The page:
self-driving cars and lane splitting
Posted Feb 23, 2013 21:14 UTC (Sat) by khim
In reply to: self-driving cars and lane splitting
Parent article: ELC: Google learns to drive
Regardless of exactly date very early prototypical automobiles were first made, it's utterly irrelevant to the question of the transport commonly available to people.
Ok. So now we redefine terms to mean "transport commonly available to people". Got that. No problem, you still lose: typical daily distance for novices in bicycle touring is 50km and unless you are professional (which should be excluded by your definition as irrelevant aberration) weekend tour distance is recommended to be 80-100km. Pretty close to this 72km stretch which was discussed above, isn't it?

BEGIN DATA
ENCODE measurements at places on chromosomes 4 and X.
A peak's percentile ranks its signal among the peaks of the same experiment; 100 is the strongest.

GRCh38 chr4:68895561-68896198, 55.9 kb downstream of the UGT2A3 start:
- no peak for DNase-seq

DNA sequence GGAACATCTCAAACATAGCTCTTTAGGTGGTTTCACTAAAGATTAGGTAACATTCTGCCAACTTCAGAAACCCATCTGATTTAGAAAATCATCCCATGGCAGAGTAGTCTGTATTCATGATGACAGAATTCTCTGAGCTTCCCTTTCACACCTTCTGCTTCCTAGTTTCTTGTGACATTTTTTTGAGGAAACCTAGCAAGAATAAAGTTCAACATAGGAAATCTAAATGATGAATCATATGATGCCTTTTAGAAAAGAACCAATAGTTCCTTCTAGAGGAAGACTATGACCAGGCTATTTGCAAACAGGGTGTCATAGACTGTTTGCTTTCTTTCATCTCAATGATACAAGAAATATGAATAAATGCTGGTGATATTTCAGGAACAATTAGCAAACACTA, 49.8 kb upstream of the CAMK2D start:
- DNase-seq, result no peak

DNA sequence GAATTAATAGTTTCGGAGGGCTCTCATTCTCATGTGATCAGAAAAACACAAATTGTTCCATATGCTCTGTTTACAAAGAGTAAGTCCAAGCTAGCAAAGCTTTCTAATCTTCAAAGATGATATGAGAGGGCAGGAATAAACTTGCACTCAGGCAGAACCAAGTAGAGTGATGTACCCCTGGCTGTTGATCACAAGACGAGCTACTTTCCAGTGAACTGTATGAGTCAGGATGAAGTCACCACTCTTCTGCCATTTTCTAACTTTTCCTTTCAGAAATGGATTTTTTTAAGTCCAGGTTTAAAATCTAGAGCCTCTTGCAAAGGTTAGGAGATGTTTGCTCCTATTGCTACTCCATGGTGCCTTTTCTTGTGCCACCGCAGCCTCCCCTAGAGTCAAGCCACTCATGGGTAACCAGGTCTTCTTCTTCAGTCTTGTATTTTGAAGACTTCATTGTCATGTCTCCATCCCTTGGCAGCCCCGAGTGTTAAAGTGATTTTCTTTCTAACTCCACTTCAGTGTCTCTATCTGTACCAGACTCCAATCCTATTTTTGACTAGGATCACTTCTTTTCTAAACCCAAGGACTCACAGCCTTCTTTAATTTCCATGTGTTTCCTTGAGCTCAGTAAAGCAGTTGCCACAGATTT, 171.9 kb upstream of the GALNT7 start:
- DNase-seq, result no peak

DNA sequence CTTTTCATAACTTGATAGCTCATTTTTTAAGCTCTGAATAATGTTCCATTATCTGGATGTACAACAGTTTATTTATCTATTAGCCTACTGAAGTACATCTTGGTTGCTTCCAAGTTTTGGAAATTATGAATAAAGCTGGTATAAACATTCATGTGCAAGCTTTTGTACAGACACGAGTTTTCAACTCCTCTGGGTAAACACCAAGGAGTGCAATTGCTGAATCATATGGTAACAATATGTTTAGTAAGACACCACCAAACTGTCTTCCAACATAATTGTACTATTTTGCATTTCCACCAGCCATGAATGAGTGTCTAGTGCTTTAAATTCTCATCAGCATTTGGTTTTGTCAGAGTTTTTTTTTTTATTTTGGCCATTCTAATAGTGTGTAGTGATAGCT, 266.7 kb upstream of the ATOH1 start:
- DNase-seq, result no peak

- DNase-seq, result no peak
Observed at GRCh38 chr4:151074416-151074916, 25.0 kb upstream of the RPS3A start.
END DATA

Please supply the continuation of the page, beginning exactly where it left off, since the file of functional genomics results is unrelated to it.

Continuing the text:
The bicycle was in mass use *long* before cars were ever produced commercially (and then, in small numbers to begin with, available only to the very rich). The bicycle continued to be more available to the masses for quite some time after.
Depends in the country, really. China and Vietnam used bicycles extensively in XXI century (that means: they still use them today), but in US they were only popular as a tool for transportation for a couple of decades at the end of XIX century. 72km was, indeed, something you needed the whole day to travel back then (bikes from light allows and paved roads everywhere was not something which was common back then) and it's still not something people in poor countries do twice per day on bicycle.
Technology which makes bicycle capable to making at least couple of 72km trips per day don't come before car no matter how you twist it.
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